I love novels, biographies, fiction, non-fiction, history, politics – everything. It is rare that I am not carrying around my latest read wherever I go. Unfortunately, despite many positive reviews and glowing praise from friends and teachers, I’ve never been fond of literature written by Pakistani authors. I often find it stereotypical – talk of Pakistan’s colorful trucks, rickshaw culture, the inevitable mention of paan, dhotis, and the evils of the Hindus – and cliched. It’s this mournful picture of Pakistan painted again and again, with slightly different hues. What makes that work original? Almost nothing. How do those stories contribute to Pakistan, or to the world of fiction? They barely do. When is someone going to break the mold and write about Pakistan, but in a unique and interesting way?
The answer is now. Jamil Ahmad’s book, which I started reading with reluctance, soon won me over. The prose is subtle, straightforward. There is no over-use of adjectives as is found in many Pakistani novels – as if trying to prove that they have command over English – and there is a sense of serenity that prevails over the entire story. We are led, carefully, delicately, and honestly through the landscape of the Afghan-Baloch area, and introduced to the lives lived by tribesmen, their wives, daughters, and children.
The Wandering Falcon with its intertwining plot and near-to-home characters and settings proves to be a highly believable read. Staying away from the overly-commercialized page turner phenomena that books these days have become, Jameel Ahmad does a realistic job in depicting the life of tribes in Pakistan from Balochi nomads to the tribesmen and the customs of the Khyber Pukhtoonkhwah.
The beauty of the text shines through its simplicity. It’s beautifully written, with a clear, plain-to-see acceptance. There is no harsh judgement in Ahmad’s book, as you often find in Pakistani literature. He is not apologizing for the way Pakistan is, for the way people are, for the way things happened in the past. The writer leads us through this journey with calm acceptance, if not fondness for the way of these people. He shows their difficulties and troubles in a similar way – not demonizing their enemies, but allowing the reader to judge. He is your tour guide, reserved in his judgement, but open with his heart, on a trip showing you the hidden beauty of Pakistan.
The part of the book that I loved was a young girl is married off to a man with a show bear. He had trained the bear to dance and earned his money from putting on shows. For the girl’s family, this was a fortuitous marriage – a man of independent means! A joy, a pleasure – they had done well by their daughter. The man takes his wife to a town, where they have only enough money to rent a single room, which the bear sleeps in at night. The woman can only use the room when the bear and man leave in the morning; husband and wife sleep outside. One day she asks her husband why the bear uses the room, and he says “I can get another wife, but not another bear.”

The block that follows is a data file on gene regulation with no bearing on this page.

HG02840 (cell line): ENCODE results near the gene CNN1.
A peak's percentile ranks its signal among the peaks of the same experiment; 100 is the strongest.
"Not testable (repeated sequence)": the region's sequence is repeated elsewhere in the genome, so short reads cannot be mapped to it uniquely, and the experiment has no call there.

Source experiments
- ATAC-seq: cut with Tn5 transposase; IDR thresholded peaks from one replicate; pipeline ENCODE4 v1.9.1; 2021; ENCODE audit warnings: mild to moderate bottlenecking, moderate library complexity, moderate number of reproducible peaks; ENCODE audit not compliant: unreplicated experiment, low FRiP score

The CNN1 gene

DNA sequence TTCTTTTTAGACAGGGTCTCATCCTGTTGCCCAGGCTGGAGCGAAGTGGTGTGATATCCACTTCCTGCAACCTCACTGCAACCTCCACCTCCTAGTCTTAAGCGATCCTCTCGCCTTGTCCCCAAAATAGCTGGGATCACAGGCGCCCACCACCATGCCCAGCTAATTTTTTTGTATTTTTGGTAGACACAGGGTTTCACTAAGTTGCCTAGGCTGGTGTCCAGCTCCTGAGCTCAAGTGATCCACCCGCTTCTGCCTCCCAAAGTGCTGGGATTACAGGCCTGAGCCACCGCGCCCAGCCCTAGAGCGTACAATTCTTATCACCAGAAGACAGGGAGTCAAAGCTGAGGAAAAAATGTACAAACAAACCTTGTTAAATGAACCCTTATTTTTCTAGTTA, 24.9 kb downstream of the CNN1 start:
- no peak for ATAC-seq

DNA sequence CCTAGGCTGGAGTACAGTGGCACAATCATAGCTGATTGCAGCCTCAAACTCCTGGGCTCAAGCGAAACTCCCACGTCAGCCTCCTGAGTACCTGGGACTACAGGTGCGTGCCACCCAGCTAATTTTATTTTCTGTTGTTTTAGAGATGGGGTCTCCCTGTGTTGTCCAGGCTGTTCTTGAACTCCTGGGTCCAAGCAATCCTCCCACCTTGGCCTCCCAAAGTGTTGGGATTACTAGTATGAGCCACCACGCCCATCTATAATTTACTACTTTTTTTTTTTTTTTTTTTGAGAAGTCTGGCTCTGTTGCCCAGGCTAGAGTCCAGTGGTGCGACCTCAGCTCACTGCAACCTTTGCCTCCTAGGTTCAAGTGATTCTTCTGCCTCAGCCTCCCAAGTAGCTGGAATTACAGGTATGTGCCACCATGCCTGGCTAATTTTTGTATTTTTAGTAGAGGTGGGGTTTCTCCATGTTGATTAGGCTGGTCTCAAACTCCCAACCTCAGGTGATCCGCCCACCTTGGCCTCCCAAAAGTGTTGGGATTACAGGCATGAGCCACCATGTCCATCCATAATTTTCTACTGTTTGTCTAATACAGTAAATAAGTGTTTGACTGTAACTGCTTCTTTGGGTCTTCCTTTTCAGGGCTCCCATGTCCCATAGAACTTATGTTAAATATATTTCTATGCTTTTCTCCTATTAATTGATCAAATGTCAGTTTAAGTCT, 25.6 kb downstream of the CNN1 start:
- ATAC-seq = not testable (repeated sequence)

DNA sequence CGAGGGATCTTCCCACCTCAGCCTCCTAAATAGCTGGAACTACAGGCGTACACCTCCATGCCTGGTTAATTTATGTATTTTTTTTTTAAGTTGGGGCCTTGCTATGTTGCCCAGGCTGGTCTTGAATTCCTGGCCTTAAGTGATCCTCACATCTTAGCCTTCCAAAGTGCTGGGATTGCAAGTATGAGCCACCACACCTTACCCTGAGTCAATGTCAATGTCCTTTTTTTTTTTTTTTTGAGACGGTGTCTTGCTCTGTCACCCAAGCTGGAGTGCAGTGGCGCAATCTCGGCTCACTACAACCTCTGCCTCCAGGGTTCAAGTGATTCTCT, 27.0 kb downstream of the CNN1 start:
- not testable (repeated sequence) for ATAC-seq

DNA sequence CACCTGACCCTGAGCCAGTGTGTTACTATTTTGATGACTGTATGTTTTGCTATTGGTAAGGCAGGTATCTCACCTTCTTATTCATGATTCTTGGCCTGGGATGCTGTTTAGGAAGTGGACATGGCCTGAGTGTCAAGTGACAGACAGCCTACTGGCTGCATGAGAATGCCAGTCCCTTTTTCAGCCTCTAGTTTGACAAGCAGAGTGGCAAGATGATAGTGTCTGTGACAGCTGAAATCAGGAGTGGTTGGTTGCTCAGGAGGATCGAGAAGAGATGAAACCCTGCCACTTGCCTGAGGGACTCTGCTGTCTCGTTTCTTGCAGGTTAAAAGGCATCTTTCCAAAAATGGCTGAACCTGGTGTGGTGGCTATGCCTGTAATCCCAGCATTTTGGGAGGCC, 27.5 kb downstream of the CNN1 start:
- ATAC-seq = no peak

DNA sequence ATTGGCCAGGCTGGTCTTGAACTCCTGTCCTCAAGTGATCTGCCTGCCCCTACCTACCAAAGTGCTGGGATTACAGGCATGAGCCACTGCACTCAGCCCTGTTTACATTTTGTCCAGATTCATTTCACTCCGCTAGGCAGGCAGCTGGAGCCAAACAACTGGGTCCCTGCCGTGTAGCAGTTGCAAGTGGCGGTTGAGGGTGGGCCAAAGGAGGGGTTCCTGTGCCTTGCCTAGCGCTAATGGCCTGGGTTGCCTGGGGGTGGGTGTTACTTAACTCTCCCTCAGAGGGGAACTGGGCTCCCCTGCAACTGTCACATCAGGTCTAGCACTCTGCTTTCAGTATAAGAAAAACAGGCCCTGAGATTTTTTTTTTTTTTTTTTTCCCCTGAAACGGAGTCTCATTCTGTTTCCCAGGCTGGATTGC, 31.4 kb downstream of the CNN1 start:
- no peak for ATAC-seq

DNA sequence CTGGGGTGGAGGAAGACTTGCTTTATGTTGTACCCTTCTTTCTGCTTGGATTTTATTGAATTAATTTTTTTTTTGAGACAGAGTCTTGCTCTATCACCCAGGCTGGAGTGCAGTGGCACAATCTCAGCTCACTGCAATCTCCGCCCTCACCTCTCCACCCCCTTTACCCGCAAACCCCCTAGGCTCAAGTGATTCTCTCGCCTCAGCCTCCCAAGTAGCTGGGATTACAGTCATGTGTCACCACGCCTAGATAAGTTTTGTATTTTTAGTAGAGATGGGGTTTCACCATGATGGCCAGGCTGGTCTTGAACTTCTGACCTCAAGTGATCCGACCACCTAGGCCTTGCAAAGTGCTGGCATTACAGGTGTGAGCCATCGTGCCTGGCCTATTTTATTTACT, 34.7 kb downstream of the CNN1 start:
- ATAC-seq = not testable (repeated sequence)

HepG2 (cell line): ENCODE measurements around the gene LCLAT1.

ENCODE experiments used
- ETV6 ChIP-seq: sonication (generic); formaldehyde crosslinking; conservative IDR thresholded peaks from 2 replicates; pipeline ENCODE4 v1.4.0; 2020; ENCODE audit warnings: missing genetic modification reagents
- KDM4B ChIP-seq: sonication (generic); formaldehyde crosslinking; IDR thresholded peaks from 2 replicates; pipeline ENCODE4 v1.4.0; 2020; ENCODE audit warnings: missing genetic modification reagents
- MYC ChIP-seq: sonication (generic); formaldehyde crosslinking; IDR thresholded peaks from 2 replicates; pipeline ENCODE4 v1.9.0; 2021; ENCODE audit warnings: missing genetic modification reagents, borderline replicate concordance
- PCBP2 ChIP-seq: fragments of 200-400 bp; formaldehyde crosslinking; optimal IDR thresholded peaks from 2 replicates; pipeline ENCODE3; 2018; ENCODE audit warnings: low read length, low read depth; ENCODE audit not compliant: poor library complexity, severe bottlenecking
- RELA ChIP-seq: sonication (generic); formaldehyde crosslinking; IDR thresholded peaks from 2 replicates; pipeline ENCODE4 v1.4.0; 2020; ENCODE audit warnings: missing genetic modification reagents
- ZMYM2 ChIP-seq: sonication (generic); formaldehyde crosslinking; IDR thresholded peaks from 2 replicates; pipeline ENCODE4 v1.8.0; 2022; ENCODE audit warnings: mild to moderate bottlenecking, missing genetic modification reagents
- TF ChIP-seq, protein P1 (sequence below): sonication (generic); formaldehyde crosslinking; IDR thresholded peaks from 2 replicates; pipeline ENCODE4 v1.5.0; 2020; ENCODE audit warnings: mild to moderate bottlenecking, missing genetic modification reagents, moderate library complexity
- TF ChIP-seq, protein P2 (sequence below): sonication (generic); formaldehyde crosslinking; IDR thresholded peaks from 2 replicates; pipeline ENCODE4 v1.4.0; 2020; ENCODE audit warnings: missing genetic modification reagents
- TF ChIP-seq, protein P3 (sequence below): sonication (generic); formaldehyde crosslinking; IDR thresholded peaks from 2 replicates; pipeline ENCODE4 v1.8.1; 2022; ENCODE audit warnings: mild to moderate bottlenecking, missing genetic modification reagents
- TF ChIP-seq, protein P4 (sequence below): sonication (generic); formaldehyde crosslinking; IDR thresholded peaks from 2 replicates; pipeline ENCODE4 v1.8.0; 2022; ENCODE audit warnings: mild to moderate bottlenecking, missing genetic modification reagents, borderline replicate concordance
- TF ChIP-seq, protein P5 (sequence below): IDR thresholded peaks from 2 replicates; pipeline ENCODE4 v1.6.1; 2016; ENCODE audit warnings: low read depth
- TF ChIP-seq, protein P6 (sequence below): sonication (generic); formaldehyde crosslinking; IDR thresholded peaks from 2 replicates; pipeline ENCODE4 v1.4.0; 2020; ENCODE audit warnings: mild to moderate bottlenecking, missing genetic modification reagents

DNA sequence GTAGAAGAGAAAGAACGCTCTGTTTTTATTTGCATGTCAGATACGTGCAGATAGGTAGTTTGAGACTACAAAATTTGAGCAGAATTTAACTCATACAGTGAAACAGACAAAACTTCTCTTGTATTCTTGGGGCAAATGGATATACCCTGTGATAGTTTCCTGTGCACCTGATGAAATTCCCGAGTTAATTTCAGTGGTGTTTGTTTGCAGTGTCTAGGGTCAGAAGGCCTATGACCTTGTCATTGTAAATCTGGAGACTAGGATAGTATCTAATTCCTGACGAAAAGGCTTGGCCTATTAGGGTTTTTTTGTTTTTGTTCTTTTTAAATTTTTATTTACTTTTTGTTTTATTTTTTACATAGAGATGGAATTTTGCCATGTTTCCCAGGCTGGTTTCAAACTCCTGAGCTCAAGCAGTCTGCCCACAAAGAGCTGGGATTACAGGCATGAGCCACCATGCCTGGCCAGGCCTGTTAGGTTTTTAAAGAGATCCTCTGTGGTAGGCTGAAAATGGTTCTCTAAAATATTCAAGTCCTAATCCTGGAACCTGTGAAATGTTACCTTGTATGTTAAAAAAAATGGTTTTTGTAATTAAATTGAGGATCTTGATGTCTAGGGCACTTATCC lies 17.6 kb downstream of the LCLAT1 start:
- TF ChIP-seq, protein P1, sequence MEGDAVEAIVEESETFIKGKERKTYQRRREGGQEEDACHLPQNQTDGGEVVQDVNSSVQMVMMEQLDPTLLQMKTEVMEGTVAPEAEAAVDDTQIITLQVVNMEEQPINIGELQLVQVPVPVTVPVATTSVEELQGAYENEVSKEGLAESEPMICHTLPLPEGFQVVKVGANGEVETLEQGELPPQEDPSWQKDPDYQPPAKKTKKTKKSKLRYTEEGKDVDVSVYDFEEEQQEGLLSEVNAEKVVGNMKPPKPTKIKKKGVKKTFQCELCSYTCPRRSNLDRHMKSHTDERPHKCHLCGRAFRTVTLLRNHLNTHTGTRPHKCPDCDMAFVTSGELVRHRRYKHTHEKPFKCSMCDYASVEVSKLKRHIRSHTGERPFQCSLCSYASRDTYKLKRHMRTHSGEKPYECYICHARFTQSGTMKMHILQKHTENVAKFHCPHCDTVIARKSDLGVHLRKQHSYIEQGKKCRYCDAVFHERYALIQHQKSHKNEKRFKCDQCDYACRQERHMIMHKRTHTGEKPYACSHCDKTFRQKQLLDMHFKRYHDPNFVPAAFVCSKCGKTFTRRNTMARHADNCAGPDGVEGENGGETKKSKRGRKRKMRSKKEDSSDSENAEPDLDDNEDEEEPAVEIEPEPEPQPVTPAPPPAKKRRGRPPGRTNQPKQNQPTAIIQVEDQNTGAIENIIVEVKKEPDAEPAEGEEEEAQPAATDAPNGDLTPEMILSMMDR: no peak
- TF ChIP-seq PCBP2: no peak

This section of the book woke me up. I stopped, re-read it. This is not the story of a man being cruel to his wife, or the story of ignorant parents selling their daughter to the highest bidder (common themes in many Pakistani novels), but it is the simple truth of their reality. Jamil Ahmad shows us how thankful we have to be in our own lives. The girl’s parents were overjoyed because in their simple world of limited means, this man represented financial stability and relative ease of life for their daughter. They had her best interests at heart, and did what they could for her. The husband was not being chauvinistic and rude to his wife – he was speaking a simple truth. That bear was their livelihood. It needed to be protected. If hurt or stolen, or if it ran away, neither of them would have any food, much less a room to use during the day.
Reading through, one anticipates all the meshwork of stories to develop into some tangible shade of character being evolved; perhaps a strong personality or a rudimentary dervish even, but nothing of the sort happens. It is unclear whether it was the intent of the author to display the events in a harsh light of reality (objective reporting), or whether it was failure on his part as a storyteller to arrive to an end derived from the plot elaborated. Having said that, the book does have some great moments (e.g. the character of the exceedingly unorthodox Mullah and the mixture of feelings he ignites is very genuine), and the depiction of events with just the right amount of background information to the extremely complex life of the Pakistani tribesman and his customs is commendable. Seeing Ahmed’s attempt, one is heartened to note that Pakistan’s contemporary literature is headed in the right direction.
The book was an eye-opener, and a splendid debut for someone entering the writing world in their seventies. There are no fancy turns of phrase, no verbal acoustics, no play upon words. Here is writing – the finest one has read in a very long time in English by a South Asian writer – that ebbs and flows with such effortless ease and conveys the essence of the story in such few words that it catches you unawares with its freshness.
Note: This post was written in collaboration with Shafa’at Gillani, a fellow bibliophile and respected colleague at the NUST Business School.